avoided per diem like the plague. During the Steam Era, the Rutland
would receive coal for clients from interchange points in Norwood,
Malone or Rouses Point, New York off the NYC or D&H. These loads were
for clients anywhere along the line and originate from the PRR, B&O,
D&H or DL&W. If the cars were slated for go to say, Malone, they would
be delivered and as soon as empty, retrieved and returned to
interchange. However, if the coal was for railroad use, or they had
time to do this before delivering to the customer, the car would be
routed to the yard at Alburgh, Vermont. There, a coal trestle was
located and the Rutland would run the foreign car up the trestle and
unload the load into the clapped out 10000-series 2-Bay coal hoppers
(modeled using the Bowser GLa2 as a basis in HO for mandatory STMFC
content). Then the empty foreign car would be quickly released and
routed back to the quickest interchange possible. I believe they had
three days of the car being on the road before per diem would start.

Similarly, the Rutland purchased 350 40' PS-1 Box Cars from 1954-57
which roamed the US and Canada earning the company a tidy sum on per
diem. Those cars being modeled with the Kadee releases (for members of
the silver roof club) or Intermountain/Steam Shack releases (for
members of the yellow roof society).

I believe this was common for smaller class-ones.

Phillip

--
Phillip Blancher
http://about.me/phillipblancher

On Mon, Jul 22, 2013 at 11:42 PM, soolinehistory <destorzek@mchsi.com> wrote:


--- In STMFC@yahoogroups.com, "Francis A. Pehowic, Jr." <rdgbuff56@...> wrote:

This may be off topic, but if so, can somebody steer me to the right group? In this day of computers and electronic transfers per diem should be easy. Is there still per diem on freight cars?

In the steam era it would seem a logistical nightmare. How did they keep track of cars and transfer money? How often?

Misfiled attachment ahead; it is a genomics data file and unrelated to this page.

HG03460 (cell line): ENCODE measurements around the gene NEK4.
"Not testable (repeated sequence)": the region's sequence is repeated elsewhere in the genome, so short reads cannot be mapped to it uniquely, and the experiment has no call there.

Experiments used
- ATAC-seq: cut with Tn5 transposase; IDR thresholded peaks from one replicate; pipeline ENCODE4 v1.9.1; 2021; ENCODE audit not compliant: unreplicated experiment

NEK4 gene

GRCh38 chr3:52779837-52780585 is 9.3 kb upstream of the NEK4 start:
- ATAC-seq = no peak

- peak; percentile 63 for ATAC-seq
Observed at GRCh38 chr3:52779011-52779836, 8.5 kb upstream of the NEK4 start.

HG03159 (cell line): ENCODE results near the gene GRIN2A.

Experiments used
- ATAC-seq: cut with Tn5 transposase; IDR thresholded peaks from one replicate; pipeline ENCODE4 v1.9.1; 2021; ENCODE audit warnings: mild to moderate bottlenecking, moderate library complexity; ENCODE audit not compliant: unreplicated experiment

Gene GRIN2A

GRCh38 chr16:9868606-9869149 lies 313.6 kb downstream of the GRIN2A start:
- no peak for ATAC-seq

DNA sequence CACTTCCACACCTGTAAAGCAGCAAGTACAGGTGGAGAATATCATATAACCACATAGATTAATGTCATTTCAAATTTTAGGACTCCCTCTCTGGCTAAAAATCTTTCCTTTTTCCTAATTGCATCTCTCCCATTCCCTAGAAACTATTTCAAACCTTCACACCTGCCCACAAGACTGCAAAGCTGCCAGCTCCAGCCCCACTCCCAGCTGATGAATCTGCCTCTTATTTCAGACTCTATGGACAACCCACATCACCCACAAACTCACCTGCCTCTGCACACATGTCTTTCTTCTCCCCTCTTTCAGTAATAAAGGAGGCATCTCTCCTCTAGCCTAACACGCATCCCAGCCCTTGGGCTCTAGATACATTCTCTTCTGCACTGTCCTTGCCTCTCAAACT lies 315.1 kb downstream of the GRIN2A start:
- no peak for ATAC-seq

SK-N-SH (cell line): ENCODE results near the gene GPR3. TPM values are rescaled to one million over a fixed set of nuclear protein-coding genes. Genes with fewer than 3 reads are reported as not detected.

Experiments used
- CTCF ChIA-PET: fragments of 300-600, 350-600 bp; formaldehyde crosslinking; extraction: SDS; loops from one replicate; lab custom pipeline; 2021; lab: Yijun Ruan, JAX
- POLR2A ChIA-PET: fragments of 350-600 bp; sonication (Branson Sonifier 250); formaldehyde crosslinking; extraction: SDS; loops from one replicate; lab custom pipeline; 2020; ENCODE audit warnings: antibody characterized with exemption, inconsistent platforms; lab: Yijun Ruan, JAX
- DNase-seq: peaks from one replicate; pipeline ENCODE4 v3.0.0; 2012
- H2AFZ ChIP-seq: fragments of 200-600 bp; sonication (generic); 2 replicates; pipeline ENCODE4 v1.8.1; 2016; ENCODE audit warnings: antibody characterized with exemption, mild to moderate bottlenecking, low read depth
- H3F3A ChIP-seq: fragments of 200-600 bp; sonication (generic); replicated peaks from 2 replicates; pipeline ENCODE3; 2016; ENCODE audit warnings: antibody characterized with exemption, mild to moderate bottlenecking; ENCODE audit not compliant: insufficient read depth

The term is "car hire" today, because it's been an hourly rate, rather than daily, since the late seventies. Here is a Power Point presentation that will tell you more than you ever wanted to know:

http://tinyurl.com/lenkwr7

One thing it doesn't mention is frequency of settlement of charges, which during the era of interest on this list was monthly, IIRC. Remember, back in those days railroads had armies of clerks to handle this paperwork; it was a cost of doing business.

Back in that era, per diem was just a fact of life for most railroads; you paid per diem on foreign cars on your line, someone else paid you per diem on your cars that were off line, and hopefully, if each road owned the proper number of cars, it was a wash. Some smaller roads didn't own enough cars, and per diem was a continuing expense, which meant that there was incentive to manage it. That meant structuring the freight schedules to get as many cars as practical off the railroad before midnight. Little Chicago South Shore & South Bend was a good example, they ran a freight train nightly that was actually called the Per Diem, at least informally. The road did a heavy interchange with the New York Central, and the connection was on the east end of the railroad. Each evening a set of motors would leave Shops (Michigan City) westward after the commuter rush was over, run to Burnham Yard at the west end of the railroad to pick up all the NYC traffic, then head east. They'd stop again in Michigan City to pick up an additional block of NYC traffic that had been gathered during the day, then run like the wind to have the cars on the interchange before midnight. Fun train to try and chase.

Dennis



------------------------------------

Yahoo! Groups Links



Re: Per Diem

Dennis Storzek
 

--- In STMFC@yahoogroups.com, "Francis A. Pehowic, Jr." <rdgbuff56@...> wrote:

This may be off topic, but if so, can somebody steer me to the right group?  In this day of computers and electronic transfers per diem should be easy.  Is there still per diem on freight cars?